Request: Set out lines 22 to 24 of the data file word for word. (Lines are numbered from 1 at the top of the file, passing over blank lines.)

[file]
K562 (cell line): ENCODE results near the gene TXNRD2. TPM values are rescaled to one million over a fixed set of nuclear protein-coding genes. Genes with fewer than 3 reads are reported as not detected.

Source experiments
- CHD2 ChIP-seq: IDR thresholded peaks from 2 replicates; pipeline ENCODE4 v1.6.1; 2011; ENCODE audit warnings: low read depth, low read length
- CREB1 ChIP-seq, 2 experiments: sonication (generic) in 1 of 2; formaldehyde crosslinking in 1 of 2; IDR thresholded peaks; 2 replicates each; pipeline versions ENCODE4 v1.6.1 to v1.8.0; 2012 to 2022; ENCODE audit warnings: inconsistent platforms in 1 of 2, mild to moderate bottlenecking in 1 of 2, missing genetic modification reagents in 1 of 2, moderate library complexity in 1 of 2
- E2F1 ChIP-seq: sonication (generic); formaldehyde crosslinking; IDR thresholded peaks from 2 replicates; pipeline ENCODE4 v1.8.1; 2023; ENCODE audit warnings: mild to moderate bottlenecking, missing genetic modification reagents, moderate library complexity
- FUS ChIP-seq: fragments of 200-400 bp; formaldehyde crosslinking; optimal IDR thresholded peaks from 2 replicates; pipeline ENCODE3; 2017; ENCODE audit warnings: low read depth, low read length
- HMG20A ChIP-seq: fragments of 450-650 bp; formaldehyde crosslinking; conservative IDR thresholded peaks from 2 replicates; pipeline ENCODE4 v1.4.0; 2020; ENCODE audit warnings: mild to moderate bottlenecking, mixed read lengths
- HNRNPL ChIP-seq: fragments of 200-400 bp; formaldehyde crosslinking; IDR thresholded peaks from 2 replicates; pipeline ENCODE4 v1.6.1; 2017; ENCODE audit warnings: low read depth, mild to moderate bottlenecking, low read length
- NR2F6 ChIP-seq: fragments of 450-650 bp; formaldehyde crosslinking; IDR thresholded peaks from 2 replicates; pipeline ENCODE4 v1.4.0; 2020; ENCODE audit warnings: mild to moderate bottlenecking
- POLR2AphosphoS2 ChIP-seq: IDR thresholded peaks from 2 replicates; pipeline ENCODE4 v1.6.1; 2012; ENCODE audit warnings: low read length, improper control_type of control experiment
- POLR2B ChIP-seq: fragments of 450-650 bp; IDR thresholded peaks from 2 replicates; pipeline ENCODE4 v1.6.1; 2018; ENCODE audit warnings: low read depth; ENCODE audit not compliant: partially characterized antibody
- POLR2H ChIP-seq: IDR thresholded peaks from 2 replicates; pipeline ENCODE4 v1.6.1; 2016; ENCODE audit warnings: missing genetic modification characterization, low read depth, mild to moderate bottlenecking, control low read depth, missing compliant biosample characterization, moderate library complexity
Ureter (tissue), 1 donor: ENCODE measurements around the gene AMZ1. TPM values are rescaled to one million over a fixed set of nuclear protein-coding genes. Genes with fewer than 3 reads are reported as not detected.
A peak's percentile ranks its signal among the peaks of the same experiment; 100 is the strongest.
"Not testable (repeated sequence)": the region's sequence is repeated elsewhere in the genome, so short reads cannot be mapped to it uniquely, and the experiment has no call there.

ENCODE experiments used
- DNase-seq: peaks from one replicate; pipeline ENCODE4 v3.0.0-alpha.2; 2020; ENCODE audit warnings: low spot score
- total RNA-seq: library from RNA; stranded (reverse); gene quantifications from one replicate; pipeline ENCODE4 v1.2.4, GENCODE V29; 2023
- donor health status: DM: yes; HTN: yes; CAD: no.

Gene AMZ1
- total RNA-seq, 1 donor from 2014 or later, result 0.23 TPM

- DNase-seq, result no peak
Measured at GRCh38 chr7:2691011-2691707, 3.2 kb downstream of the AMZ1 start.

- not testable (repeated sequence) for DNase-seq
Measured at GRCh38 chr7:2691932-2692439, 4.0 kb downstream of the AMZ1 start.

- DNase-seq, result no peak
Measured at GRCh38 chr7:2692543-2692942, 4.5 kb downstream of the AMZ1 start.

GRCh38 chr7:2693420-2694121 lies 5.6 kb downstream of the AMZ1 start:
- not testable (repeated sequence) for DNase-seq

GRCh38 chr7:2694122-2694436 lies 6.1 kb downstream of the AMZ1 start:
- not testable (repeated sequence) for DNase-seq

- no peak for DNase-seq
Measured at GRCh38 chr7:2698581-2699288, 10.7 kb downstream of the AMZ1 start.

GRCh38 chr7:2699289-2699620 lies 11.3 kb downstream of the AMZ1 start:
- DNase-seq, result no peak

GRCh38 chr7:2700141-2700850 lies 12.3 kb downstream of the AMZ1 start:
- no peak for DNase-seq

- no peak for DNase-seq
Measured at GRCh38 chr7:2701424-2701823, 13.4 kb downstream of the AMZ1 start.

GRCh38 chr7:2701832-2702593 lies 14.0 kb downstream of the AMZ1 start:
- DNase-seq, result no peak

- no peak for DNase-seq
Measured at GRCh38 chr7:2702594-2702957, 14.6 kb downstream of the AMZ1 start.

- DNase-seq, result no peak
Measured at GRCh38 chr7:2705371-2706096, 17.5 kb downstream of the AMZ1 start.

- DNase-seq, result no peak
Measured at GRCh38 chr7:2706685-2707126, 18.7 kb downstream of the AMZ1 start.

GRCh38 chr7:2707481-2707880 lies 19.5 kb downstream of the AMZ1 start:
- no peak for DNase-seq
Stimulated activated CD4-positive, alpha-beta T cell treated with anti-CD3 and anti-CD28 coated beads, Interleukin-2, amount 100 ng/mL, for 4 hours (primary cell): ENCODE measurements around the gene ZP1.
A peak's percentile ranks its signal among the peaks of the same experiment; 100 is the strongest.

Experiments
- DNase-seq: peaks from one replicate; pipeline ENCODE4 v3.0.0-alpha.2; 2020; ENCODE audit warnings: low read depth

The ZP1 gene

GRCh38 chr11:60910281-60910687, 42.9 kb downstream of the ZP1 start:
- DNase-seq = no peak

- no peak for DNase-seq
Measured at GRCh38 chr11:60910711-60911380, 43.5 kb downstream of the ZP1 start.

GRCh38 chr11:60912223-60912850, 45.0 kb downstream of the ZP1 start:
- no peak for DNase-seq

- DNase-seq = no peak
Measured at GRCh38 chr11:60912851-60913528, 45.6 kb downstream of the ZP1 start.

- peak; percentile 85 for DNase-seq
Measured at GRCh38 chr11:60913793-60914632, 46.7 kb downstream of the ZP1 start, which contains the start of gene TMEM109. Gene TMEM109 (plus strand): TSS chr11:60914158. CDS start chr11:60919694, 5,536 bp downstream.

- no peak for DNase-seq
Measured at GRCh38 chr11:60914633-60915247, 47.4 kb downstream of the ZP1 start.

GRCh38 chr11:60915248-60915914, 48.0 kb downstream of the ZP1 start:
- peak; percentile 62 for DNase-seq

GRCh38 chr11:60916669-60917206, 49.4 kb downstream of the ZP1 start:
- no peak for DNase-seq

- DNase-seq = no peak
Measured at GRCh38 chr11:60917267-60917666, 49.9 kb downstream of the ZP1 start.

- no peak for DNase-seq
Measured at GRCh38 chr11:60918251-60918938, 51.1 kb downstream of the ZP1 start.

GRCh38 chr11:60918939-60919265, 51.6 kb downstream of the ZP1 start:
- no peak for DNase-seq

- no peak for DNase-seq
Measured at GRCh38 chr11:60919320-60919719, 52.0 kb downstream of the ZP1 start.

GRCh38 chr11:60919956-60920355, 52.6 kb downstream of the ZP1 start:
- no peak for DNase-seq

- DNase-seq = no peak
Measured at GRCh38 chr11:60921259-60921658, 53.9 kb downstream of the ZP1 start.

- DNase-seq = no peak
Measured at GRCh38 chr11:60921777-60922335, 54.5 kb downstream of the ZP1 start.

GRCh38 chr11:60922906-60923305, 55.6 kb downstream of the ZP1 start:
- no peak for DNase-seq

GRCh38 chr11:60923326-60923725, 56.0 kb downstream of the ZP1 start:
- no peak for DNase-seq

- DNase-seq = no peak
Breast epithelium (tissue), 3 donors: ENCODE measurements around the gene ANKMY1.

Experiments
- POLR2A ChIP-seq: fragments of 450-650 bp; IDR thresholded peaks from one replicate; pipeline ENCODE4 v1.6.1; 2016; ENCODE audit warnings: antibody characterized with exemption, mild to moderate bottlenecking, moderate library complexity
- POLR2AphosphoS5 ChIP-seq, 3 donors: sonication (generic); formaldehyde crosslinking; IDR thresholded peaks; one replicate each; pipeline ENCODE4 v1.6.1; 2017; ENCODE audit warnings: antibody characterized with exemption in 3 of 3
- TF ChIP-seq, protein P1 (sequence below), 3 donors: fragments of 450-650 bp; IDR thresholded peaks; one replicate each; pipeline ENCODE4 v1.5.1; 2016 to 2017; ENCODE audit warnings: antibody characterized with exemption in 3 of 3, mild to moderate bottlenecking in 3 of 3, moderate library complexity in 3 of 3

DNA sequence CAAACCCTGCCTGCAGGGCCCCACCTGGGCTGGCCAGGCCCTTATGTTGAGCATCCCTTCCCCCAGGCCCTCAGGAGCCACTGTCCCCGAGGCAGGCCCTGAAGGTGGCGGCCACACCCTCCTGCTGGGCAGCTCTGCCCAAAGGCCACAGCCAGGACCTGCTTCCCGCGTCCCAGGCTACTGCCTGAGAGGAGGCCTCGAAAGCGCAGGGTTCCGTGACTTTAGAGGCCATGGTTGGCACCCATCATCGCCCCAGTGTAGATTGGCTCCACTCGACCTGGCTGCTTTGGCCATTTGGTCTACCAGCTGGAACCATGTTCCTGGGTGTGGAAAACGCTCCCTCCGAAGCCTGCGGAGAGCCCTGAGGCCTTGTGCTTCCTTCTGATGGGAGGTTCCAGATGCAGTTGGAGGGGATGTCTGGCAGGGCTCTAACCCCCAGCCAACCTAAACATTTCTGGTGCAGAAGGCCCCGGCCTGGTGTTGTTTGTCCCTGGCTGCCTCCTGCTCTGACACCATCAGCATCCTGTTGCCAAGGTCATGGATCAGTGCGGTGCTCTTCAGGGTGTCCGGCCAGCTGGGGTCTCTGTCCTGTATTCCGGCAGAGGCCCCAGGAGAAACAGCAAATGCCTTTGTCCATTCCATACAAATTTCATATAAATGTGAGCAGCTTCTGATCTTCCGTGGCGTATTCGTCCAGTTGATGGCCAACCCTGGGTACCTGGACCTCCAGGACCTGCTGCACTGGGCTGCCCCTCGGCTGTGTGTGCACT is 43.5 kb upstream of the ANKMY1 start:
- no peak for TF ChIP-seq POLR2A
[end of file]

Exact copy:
- DNase-seq, result no peak
Measured at GRCh38 chr7:2691011-2691707, 3.2 kb downstream of the AMZ1 start.

- not testable (repeated sequence) for DNase-seq